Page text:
Roche has selected PathAI to collaborate with it on an artificial intelligence program that will be merged with its digital pathology work.
This collaboration will help Big Pharma develop new drugs and other diagnostic tests. The two companies have entered into a joint distribution agreement to jointly develop an embedded image analysis program based upon PathAI’s algorithms.
This will be run through Roche’s cloud-based uPath enterprise application. This deal is one of the first since Roche opened its digital cancer pathology platforms up to third-party AI instruments last month. It expands their access to slide scanners, patient information, and makes them available alongside Roche’s AI-powered options. Rapidly accelerate Proof-of-Concept by simplifying early phases of drug development.
The fully integrated approach combines drug substance, drug product and clinical activities. This allows for a shorter timeline of up to 18 months. It also saves time and costs by expediting lead molecules from FIH to POC trials. Roche Diagnostics CEO Thomas Schinecker stated that expanding access to high-value digital diagnostic tools will help patients be accurately diagnosed and receive the best treatment possible. This coordinated effort will begin with PathAI’s algorithms to research use only and span multiple types of cancer.
Andy Beck, PathAI CEO, stated that this collaboration brings together all the components necessary to commercialize an AI-based digital pathology medical device. This includes assays, scanners, image management systems, and algorithms. “We believe that this partnership will unlock digital pathology’s potential in companion diagnostics settings, providing a differentiated service for biopharma sponsors and potentially new opportunities for improving patient outcomes.” The project’s workers may also recognize some familiar faces.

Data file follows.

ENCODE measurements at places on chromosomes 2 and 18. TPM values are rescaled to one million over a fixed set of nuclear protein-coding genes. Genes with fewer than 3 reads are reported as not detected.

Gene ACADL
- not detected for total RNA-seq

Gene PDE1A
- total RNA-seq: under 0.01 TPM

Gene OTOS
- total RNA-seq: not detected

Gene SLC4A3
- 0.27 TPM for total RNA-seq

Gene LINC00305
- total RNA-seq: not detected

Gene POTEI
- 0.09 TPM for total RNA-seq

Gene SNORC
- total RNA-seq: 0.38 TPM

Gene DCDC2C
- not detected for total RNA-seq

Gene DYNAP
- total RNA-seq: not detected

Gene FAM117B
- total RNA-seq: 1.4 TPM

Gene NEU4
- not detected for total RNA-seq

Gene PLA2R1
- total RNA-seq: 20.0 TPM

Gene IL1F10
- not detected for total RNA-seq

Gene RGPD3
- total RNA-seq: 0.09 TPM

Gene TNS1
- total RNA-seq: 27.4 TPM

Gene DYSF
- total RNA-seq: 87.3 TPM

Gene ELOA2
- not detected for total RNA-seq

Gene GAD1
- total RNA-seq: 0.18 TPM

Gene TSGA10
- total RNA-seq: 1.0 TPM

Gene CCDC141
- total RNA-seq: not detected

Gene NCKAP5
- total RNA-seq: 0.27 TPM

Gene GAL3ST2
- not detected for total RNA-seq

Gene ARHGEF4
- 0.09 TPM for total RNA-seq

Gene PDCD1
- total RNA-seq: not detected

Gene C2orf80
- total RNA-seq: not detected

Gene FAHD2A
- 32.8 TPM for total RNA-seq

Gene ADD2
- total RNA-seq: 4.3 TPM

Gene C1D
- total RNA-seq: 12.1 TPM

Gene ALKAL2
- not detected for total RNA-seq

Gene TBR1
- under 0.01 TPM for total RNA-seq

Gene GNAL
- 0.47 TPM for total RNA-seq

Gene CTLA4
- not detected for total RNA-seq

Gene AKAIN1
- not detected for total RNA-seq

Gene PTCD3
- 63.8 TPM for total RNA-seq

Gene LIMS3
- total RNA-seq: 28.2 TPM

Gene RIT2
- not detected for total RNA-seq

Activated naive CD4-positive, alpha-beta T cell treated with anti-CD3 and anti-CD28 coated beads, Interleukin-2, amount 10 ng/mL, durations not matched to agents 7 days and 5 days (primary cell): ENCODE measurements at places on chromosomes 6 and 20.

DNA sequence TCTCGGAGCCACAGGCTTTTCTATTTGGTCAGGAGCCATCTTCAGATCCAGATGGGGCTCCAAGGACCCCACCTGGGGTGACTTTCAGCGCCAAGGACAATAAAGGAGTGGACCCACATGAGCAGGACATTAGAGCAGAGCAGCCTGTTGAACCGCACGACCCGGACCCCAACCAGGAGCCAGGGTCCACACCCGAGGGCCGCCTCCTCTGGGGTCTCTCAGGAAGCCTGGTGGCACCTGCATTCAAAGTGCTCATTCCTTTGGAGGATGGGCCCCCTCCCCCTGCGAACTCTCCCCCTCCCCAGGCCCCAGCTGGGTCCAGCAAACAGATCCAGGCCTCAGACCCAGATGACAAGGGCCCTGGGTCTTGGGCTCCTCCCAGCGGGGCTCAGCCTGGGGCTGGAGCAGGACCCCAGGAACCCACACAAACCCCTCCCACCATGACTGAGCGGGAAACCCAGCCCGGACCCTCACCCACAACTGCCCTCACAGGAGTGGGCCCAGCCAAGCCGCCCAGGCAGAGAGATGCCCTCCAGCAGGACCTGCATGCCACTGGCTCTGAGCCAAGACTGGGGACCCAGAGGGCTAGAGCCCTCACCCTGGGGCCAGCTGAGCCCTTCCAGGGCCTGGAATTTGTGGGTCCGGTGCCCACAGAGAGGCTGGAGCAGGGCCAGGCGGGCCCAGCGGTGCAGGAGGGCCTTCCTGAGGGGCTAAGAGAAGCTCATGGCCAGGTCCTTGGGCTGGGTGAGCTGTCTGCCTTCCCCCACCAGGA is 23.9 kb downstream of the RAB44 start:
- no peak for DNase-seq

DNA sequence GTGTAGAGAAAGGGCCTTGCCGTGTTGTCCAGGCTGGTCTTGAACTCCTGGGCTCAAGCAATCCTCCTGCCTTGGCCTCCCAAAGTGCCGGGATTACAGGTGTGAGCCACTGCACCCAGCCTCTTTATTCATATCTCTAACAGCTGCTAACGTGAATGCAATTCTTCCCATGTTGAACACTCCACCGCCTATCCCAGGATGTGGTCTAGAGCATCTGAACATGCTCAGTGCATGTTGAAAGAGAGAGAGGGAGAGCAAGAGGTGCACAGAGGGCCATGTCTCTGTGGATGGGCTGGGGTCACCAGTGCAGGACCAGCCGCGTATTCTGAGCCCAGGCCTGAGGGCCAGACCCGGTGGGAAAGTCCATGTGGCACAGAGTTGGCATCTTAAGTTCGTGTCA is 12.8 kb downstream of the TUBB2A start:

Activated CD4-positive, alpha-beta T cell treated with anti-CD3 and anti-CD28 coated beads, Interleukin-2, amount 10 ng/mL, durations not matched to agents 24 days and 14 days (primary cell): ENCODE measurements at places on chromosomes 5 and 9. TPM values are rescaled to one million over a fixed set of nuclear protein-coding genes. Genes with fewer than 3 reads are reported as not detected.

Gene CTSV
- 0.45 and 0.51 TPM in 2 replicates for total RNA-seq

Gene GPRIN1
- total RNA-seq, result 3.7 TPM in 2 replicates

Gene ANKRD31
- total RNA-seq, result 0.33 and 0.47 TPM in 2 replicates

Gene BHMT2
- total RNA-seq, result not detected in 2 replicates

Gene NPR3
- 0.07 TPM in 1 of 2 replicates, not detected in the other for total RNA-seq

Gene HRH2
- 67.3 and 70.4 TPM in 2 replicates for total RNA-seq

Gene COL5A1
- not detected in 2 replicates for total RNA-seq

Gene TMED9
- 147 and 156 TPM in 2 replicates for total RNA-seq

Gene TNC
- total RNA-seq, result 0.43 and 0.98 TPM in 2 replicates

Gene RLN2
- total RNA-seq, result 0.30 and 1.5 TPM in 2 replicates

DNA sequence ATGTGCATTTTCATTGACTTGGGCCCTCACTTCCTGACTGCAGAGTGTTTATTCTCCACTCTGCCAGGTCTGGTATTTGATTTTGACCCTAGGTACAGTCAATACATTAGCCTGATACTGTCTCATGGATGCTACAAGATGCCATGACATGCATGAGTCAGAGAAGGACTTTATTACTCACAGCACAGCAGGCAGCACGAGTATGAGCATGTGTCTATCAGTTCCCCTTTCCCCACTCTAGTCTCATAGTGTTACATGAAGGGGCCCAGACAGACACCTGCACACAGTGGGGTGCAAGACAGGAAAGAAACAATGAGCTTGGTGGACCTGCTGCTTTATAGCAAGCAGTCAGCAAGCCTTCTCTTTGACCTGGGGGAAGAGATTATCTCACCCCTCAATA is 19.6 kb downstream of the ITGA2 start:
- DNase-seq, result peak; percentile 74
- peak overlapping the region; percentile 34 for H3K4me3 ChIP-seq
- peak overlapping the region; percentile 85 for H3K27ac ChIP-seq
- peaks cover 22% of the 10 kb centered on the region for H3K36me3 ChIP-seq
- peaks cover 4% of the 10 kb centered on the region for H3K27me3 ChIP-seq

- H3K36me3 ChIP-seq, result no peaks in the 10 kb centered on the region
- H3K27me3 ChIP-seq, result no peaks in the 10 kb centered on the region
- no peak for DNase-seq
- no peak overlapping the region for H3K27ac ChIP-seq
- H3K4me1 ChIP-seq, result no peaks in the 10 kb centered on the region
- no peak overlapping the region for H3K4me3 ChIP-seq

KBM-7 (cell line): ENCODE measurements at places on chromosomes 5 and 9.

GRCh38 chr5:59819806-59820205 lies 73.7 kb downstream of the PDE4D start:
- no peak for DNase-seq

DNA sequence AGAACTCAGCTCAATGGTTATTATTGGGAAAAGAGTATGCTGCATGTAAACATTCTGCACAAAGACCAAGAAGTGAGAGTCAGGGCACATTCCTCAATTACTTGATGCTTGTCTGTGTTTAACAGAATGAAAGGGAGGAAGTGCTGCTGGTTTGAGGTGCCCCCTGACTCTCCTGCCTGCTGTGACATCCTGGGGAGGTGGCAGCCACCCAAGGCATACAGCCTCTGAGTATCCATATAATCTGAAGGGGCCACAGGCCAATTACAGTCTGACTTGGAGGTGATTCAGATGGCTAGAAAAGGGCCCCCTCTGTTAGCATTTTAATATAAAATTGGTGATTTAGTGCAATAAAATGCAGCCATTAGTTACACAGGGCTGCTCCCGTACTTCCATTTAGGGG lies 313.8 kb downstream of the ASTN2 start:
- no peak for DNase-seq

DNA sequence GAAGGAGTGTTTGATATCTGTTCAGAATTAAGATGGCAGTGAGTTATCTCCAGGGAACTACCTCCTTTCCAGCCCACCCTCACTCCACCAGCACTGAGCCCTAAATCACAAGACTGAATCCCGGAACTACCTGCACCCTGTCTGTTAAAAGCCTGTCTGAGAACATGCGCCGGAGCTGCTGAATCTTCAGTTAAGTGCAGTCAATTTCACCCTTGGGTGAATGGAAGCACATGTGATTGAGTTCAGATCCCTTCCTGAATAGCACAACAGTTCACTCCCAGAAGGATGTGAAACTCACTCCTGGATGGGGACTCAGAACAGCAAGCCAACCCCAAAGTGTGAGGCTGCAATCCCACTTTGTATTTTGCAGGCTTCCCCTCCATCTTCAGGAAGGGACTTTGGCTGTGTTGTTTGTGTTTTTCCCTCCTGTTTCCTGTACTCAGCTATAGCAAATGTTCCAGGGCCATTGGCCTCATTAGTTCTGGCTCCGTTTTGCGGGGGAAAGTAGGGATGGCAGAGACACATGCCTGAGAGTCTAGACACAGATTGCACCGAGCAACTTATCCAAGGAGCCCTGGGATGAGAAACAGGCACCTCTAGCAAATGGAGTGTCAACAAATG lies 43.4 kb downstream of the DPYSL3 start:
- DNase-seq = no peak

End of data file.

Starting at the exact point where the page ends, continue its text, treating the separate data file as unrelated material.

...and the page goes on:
In fact, PathAI named Eric Walk, the former chief scientific and medical officer at Roche Tissue Diagnostics to its new chief medical office. Walk spent 13 years at Roche before becoming senior vice president of scientific and medical affairs. He then moved to Boston’s PathAI in July. He is a pathologist by training and will assist in the development of machine learning tools to diagnose cancer, nonalcoholic steatohepatitis, and other diseases.
PathAI was recently supported by $165 million of venture capital funding. The company plans to expand its digital platform in order to support biopharma research at all stages of development, including clinical trials, commercialization and target discovery.
Deepmatter Group PLC is a direct competitor to PathAI and whilst successfully rolling out a number of free trials to a plethora of International Pharmaceuticals it has failed to convert these into customers to sustain the current cash burn. Investors have reacted poorly to the lack of financial strategy provided by the board abd. the lack of communications by the company. The share price has plummted nearly 30% since the end of August and any future fundraising completed by the company is likely to provide significant dilution.
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